What it gets spent on is key, if its mainly sourced from offshore then that will give less economic benefit than it its heavily multiplied around domestic industry. Its gross misrepresentation to assume the WASPI amount if paid would be the net position for the economy.

    I am not specifically pointing this at you by the way, just getting a general point into the thread which seems to be being overlooked, that even spending thats paid for by borrowing isn't necessarily a bad thing due to the fiscal multiplier.
    This was used heavily in the EU post crash, some countries triggered infrastructure spending since without it the shock would be higher and the money paid to people would recirculate, so why not actually spend that directly on improvements.
    When the government spend say £100 on keeping someone in work, they in effect get that discounted by the tax coming back, thats even ignoring the multiplier.

    Part of the reason we struggled to really et going post financial crash was the semi austerity we had (it wasn't full fat austerity), austerity is a drag on growth. Factors change whether its beneficial or not, plus of course also when politics kicks in.
    The level of the national defecit is only really an issue in regards the interest being paid on it. If rates are very low then its more likely that keeping up spending and investing will improve the growth (or reduce the contraction) and may in fact mean that net your better off. Not only as a country, but by avoiding shocks to the population, something that is hard to measure and take into account. Disaster capitalists for example stand to make more from a crash and recovery, than a flat period, the people who pay for any gains are the normal workers, may lose their house, have to downsize, scrap their holidays etc.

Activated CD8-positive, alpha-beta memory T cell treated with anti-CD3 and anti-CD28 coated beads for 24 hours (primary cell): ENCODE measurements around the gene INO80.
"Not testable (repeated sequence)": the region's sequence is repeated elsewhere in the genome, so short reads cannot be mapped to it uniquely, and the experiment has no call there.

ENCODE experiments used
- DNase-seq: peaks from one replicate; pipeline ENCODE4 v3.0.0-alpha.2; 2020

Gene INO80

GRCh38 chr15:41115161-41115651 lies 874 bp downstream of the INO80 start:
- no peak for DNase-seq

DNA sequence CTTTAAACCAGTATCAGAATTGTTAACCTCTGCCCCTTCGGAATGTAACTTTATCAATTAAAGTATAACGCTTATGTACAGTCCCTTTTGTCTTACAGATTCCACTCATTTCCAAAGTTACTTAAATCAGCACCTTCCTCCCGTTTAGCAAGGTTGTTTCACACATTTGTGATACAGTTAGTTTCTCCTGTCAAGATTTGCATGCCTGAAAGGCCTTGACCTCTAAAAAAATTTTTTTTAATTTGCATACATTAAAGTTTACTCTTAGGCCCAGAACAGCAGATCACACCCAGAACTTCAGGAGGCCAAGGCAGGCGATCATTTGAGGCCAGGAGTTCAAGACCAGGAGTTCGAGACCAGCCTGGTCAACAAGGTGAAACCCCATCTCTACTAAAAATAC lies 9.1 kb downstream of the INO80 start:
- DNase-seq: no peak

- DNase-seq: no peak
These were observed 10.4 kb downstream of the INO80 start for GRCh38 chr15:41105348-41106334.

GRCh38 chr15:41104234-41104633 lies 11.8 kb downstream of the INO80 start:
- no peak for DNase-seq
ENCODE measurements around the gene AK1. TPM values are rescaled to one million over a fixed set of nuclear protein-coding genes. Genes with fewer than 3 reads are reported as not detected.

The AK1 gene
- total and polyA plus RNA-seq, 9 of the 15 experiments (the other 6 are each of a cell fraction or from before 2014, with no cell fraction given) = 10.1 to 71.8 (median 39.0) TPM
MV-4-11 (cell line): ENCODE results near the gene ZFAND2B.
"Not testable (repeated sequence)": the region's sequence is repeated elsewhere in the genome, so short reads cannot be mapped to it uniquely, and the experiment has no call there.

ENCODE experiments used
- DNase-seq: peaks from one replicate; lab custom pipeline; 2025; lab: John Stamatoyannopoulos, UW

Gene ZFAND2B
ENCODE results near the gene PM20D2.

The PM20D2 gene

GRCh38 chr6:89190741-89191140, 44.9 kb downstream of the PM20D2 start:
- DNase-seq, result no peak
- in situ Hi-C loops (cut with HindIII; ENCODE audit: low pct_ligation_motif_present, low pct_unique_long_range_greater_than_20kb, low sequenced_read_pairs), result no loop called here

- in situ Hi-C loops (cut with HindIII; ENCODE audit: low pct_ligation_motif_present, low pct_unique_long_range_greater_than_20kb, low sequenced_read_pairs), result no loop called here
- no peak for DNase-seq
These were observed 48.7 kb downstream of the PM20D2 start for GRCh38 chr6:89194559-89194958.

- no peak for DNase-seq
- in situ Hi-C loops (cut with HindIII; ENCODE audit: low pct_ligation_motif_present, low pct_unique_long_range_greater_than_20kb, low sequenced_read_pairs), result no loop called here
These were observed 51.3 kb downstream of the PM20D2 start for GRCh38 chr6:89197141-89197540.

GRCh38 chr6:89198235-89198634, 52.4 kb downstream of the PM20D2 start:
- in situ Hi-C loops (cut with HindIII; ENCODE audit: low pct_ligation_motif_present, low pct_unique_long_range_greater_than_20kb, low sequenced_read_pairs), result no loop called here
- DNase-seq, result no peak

The bank bail outs were the equivalent to changing the oil in an engine. The engine is the economy, the oil is the money supply. There was a liquidity crisis, the banks had lost confidence in each other and that needed fixing. The government bailed this out with the new oil, the banks were "happy" to transact again, they had cash injected vs non liquid assets. It was actually a good time for savers, you could get 3%+on a cash ISA and inflation was practically zero. The banks took more confidence from directly deposited funds, this has since reversed, now they don't need the deposits as the system is functioning normally.

    I just get annoyed when i see blatant misrepresentation of money and its effects. Its politicians (who frequently seem to not actually understand it themselves) preaching to the masses who equally have limited/zero understanding.

    The key goal should really be to maximise the borrowing of low cost funds in order to invest, and in the short term potentially use that to avoid dips. Cheap funds are limited, a fixation on not using them is damaging, but its a con trick used to try to devalue others arguments. The rich, I mean really rich, benefit from boom and bust far more than the gut in the street, even if he is lucky enough to see no impact from the bust.
     
  11. JeditOjanen

    Mobster

    Joined: Feb 7, 2011

    Posts: 4,844

    To be fair, C4 did technically violate purdah rules by showing bias. However, they did far less than the BBC have done in favour of the Conservatives. Both of them need to have some hefty fines laid down after the election and Laura Kuenssberg should be immediately fired, particularly given the rumours floating around the BBC that she has had a personal relationship with Johnson.

    Mogg has reportedly been ordered to stay away from the media after his comments on Grenfell. Johnson is simply a coward, as String has said he's trying to do May's submarine approach.
     
  12. BowdonUK

    Mobster

    Joined: Jan 17, 2016

    Posts: 3,449

    I was going to compare Boris's personal history with Corbyn's personal history. But then I thought I'd be slipping in to raking up muck so decided to make another point instead.

    I said standing with terrorists, not that he personally is a terrorist.

    Oh I'm not defending the Tories either. Or the Brexit Party either for having Claire Fox, a Revolutionary Communist Party member who refused to apologise for her comments defending the right of the IRA to bomb Warrington in which 2 children died and 56 people where injured, now is an elected MEP.